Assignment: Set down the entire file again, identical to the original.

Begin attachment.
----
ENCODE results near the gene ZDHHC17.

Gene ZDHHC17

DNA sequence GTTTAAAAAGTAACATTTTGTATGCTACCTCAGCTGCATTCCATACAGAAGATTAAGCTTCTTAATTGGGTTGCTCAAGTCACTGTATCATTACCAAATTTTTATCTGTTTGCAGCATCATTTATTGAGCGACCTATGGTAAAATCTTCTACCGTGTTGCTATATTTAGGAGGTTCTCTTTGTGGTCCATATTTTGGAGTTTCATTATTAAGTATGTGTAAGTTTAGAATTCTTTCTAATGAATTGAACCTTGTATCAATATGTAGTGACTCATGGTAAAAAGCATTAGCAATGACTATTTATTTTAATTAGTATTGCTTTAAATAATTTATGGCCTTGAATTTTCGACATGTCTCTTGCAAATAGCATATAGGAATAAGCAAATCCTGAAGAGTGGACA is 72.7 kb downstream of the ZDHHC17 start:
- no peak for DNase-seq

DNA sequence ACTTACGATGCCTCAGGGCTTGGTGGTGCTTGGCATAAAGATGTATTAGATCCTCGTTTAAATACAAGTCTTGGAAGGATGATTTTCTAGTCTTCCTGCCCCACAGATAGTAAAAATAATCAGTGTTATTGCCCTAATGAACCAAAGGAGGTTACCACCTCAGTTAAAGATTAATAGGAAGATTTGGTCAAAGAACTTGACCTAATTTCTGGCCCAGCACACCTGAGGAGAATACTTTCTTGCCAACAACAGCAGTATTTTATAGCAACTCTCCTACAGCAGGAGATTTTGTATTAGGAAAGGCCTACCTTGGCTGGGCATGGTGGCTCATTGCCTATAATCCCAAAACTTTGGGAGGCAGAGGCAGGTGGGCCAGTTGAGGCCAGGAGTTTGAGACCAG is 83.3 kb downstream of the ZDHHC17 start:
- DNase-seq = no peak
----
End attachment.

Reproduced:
ENCODE results near the gene ZDHHC17.

Gene ZDHHC17

DNA sequence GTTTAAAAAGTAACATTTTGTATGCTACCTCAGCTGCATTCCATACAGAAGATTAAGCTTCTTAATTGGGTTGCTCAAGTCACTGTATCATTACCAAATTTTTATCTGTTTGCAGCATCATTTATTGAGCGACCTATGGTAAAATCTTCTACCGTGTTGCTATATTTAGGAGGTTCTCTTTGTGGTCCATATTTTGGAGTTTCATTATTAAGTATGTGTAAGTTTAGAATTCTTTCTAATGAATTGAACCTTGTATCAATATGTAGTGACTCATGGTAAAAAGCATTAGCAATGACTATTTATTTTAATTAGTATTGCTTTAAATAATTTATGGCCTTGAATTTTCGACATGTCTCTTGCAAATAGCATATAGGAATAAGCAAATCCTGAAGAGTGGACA is 72.7 kb downstream of the ZDHHC17 start:
- no peak for DNase-seq

DNA sequence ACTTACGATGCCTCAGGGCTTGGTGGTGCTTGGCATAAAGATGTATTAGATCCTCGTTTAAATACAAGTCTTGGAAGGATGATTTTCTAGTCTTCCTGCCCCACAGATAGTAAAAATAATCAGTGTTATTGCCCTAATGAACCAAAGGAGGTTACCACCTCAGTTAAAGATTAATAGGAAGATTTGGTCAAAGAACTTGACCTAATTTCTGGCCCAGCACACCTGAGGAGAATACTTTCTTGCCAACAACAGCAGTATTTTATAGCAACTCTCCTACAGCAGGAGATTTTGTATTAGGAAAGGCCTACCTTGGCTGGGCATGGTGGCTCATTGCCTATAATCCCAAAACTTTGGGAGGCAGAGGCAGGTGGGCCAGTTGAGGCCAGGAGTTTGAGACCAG is 83.3 kb downstream of the ZDHHC17 start:
- DNase-seq = no peak